Deng Xiaoping Theory (Deng Xiaoping Lilun, 邓小平理论) encapsulates the various policy pronouncements that guided the reform process that started in 1978. The Theory can be seen as a major departure from Mao Zedong Thought, as Deng insisted that "economic development is the centre of party work". Two of the late patriarch’s famous dicta were: "It always stands to reason to develop the economy faster" and "The economy must cross a new threshold every few years." Deng’s development plan resulted in tremendous development, explosive growth and the first traces of a consumer society. At the same time, it engendered undesirable consequences that affected stability and the potential for the party’s continued rule. They include polarisation of rich and poor; a big gap between coastal and western China; rank corruption; and the neglect of indoctrination in Communist orthodoxy in particular.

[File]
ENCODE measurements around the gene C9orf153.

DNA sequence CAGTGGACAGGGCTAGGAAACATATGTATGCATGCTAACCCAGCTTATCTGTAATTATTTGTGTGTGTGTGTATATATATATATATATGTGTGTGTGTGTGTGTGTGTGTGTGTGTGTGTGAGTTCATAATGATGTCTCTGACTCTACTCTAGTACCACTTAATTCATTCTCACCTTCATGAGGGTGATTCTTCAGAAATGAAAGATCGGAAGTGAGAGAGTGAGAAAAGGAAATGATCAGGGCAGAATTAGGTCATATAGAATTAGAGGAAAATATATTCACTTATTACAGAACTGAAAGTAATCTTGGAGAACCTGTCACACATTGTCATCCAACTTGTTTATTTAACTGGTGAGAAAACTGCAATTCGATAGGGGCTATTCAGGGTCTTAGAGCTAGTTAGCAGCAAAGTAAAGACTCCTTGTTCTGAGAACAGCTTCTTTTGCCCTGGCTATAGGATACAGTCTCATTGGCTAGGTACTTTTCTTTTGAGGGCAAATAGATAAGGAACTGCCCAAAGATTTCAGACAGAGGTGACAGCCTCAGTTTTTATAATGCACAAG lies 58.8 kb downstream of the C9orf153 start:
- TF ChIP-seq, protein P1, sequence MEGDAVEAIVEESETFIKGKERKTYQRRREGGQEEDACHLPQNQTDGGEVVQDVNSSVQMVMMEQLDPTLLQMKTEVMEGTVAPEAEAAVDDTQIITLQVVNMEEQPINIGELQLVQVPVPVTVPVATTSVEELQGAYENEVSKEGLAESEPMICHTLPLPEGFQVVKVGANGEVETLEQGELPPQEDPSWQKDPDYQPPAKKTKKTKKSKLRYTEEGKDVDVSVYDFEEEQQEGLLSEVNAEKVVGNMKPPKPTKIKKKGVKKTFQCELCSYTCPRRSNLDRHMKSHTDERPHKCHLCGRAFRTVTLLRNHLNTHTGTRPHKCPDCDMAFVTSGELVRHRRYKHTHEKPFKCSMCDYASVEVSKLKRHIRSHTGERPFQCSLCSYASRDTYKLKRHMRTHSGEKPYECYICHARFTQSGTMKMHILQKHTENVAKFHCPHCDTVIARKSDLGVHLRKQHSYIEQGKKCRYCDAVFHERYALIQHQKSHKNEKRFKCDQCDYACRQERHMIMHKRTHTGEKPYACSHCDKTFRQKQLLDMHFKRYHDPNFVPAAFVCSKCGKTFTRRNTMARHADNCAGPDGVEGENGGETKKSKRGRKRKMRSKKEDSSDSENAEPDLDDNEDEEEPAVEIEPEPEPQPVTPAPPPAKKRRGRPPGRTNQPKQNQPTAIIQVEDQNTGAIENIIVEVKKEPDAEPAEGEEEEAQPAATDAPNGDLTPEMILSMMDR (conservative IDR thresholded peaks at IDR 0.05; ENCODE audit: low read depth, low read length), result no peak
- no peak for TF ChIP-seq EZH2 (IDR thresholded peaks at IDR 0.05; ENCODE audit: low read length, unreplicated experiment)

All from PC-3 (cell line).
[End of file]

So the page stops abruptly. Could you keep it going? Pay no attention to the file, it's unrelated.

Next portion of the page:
In foreign policy, Deng formulated the theory that China should "adopt a low profile and never take the lead". And given his country’s dependence on the American market as well as its investment and technology, Deng’s main policy towards the United States was to avoid confrontation. In concert with his foreign policy, Deng saw the People’s Liberation Army as a mainly defensive force. His major contributions included the massive demobilisation and budget cuts in the 1980s and early 1990s.
After Deng’s death in 1997, Jiang Zemin has been instrumental in having Deng Xiaoping Theory included in the canon of Marxism-Leninism, Mao Zedong Thought. This has as yet not resulted in the addition of Deng’s portrait to the pantheon of Marxist theory.
Deng Xiaoping, Selected Works
Information Network of the Guangdong Provincial Research Center for Deng Xiaoping Theory [in Chinese]
Willy Wo-Lap Lam, "Jiang still thinking it through", South China Morning Post, 5 January 2000